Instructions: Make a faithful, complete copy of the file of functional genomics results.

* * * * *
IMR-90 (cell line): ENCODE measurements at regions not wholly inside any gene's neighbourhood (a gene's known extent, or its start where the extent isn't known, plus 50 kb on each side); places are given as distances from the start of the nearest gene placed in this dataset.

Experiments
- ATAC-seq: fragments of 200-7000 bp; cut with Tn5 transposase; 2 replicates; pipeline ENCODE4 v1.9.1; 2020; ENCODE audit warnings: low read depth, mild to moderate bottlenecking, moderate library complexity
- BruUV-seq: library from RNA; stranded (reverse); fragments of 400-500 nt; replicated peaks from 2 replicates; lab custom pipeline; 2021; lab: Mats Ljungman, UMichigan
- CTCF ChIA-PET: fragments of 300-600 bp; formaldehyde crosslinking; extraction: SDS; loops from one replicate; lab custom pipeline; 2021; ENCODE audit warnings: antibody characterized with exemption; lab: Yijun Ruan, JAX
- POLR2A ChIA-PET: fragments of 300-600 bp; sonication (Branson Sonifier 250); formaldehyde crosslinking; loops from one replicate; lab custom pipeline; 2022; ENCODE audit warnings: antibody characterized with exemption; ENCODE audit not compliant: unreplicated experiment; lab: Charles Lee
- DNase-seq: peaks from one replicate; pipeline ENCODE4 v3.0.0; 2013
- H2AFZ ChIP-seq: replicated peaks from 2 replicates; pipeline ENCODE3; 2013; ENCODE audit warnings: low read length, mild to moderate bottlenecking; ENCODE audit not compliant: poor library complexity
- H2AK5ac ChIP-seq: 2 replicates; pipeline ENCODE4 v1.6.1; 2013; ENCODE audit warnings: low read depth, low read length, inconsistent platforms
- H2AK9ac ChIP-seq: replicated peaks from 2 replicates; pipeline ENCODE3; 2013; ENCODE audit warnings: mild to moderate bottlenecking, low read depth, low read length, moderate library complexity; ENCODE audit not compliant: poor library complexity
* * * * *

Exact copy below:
IMR-90 (cell line): ENCODE measurements at regions not wholly inside any gene's neighbourhood (a gene's known extent, or its start where the extent isn't known, plus 50 kb on each side); places are given as distances from the start of the nearest gene placed in this dataset.

Experiments
- ATAC-seq: fragments of 200-7000 bp; cut with Tn5 transposase; 2 replicates; pipeline ENCODE4 v1.9.1; 2020; ENCODE audit warnings: low read depth, mild to moderate bottlenecking, moderate library complexity
- BruUV-seq: library from RNA; stranded (reverse); fragments of 400-500 nt; replicated peaks from 2 replicates; lab custom pipeline; 2021; lab: Mats Ljungman, UMichigan
- CTCF ChIA-PET: fragments of 300-600 bp; formaldehyde crosslinking; extraction: SDS; loops from one replicate; lab custom pipeline; 2021; ENCODE audit warnings: antibody characterized with exemption; lab: Yijun Ruan, JAX
- POLR2A ChIA-PET: fragments of 300-600 bp; sonication (Branson Sonifier 250); formaldehyde crosslinking; loops from one replicate; lab custom pipeline; 2022; ENCODE audit warnings: antibody characterized with exemption; ENCODE audit not compliant: unreplicated experiment; lab: Charles Lee
- DNase-seq: peaks from one replicate; pipeline ENCODE4 v3.0.0; 2013
- H2AFZ ChIP-seq: replicated peaks from 2 replicates; pipeline ENCODE3; 2013; ENCODE audit warnings: low read length, mild to moderate bottlenecking; ENCODE audit not compliant: poor library complexity
- H2AK5ac ChIP-seq: 2 replicates; pipeline ENCODE4 v1.6.1; 2013; ENCODE audit warnings: low read depth, low read length, inconsistent platforms
- H2AK9ac ChIP-seq: replicated peaks from 2 replicates; pipeline ENCODE3; 2013; ENCODE audit warnings: mild to moderate bottlenecking, low read depth, low read length, moderate library complexity; ENCODE audit not compliant: poor library complexity